Every platform has its own algorithm. So when we talk about Twitter, Twitter is a lot like the art of writing a headline. You only have a very short space to get your point out. You can write tweet threads. You can go to Instagram. When you look at Instagram, it's really like micro blogging. People are like, "Why do I want to even put up filtered selfies of myself?" Well, it's not really about the picture. The picture's going to actually generate the traction on the algorithm. That's going to generate the hits and the impressions but it's your messaging in the actual caption that you're trying to get across to your audience. When you go to YouTube, there's ways of designing your video in terms of planning and how you talk and how you cut and how you edit, so you can study that. Different ways of getting your content out and there, and knowing that algorithm, knowing your audience are going to be key in amplifying your very critical, important message to your audience. So I encourage you to just study the algorithm.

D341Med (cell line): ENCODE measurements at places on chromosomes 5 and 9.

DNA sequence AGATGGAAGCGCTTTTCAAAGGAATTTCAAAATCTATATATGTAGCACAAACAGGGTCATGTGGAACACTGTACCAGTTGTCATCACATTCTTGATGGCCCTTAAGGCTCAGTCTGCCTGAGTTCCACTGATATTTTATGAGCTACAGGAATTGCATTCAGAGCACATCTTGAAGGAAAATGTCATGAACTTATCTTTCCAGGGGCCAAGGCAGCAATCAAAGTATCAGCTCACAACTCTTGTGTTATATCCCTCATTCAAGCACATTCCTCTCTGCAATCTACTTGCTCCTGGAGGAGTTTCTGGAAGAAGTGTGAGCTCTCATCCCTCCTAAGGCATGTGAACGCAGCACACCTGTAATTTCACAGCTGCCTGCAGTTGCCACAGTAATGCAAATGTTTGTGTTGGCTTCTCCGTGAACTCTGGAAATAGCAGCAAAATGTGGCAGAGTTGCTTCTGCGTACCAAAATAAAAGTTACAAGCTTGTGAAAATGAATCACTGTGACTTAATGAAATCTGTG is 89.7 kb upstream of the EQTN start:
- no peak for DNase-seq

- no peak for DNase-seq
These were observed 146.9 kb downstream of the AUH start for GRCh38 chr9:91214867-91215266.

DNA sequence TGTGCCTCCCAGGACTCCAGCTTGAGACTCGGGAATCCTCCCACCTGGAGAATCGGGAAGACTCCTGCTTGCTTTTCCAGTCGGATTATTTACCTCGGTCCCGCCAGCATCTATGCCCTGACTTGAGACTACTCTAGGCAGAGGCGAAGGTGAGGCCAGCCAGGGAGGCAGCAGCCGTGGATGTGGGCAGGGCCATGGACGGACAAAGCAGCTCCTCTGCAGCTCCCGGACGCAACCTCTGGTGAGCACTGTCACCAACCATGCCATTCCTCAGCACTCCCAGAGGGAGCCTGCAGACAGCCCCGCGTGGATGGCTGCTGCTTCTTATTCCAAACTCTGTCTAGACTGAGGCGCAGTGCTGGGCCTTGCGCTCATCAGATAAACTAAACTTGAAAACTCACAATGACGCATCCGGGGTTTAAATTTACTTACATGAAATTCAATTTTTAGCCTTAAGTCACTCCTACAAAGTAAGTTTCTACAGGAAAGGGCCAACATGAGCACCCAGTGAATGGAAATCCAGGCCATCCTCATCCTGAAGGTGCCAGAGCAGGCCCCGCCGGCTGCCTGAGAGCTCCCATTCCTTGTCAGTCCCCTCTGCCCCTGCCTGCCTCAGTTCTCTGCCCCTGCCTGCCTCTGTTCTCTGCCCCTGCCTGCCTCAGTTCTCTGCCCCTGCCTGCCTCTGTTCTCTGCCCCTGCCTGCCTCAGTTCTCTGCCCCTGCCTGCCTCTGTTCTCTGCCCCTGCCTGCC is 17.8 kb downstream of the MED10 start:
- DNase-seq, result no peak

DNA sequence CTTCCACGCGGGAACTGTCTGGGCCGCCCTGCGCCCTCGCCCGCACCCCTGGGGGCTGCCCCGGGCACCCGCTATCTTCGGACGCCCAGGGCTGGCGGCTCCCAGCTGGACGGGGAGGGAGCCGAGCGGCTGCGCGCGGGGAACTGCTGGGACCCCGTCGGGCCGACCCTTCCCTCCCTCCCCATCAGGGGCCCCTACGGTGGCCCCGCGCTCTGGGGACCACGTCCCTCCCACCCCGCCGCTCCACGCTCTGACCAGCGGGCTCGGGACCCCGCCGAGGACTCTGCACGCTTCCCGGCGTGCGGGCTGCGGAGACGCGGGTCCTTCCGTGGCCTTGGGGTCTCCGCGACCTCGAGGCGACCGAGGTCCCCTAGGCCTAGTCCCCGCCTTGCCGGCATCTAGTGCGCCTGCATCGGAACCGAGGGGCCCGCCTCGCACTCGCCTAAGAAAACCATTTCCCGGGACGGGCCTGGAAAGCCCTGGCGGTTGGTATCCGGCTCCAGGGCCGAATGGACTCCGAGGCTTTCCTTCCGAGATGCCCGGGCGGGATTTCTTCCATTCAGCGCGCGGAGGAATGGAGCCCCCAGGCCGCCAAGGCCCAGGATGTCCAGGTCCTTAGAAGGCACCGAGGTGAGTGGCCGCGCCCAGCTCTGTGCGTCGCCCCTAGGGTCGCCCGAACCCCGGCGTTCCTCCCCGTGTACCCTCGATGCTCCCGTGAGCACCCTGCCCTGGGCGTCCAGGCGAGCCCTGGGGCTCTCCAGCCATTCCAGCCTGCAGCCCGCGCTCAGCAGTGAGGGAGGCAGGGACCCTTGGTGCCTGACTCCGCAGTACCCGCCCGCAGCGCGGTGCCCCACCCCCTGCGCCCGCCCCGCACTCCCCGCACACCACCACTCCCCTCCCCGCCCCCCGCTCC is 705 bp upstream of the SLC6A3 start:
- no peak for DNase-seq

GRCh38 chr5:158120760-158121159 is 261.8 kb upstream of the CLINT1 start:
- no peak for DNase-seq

Unger: Dr. Stanford?

Dr. Stanford: Yeah. In addition to everything that Dr. Abraham, Dr. Choi, Dr. Srinivas have said, I really want to talk about going and targeting the community where they live. A lot of what I do, particularly as I think about underrepresented minorities, particularly the non-Hispanic Black population here in the United States, is think about, where would they like to consume their information. It's in a lot of the church or faith based communities that this work is going on, where the trusted information is coming from. If I'm a doctor in that setting, delivering that work in that way, then I am even more trusted because I'm going to where they live. If it's at the beauty parlors or the barber shops, we've seen a lot of that work coming out of the Black community. This is where people live. This is where they're consuming information. This is where they're getting their trusted guidance. So why not be in those spaces?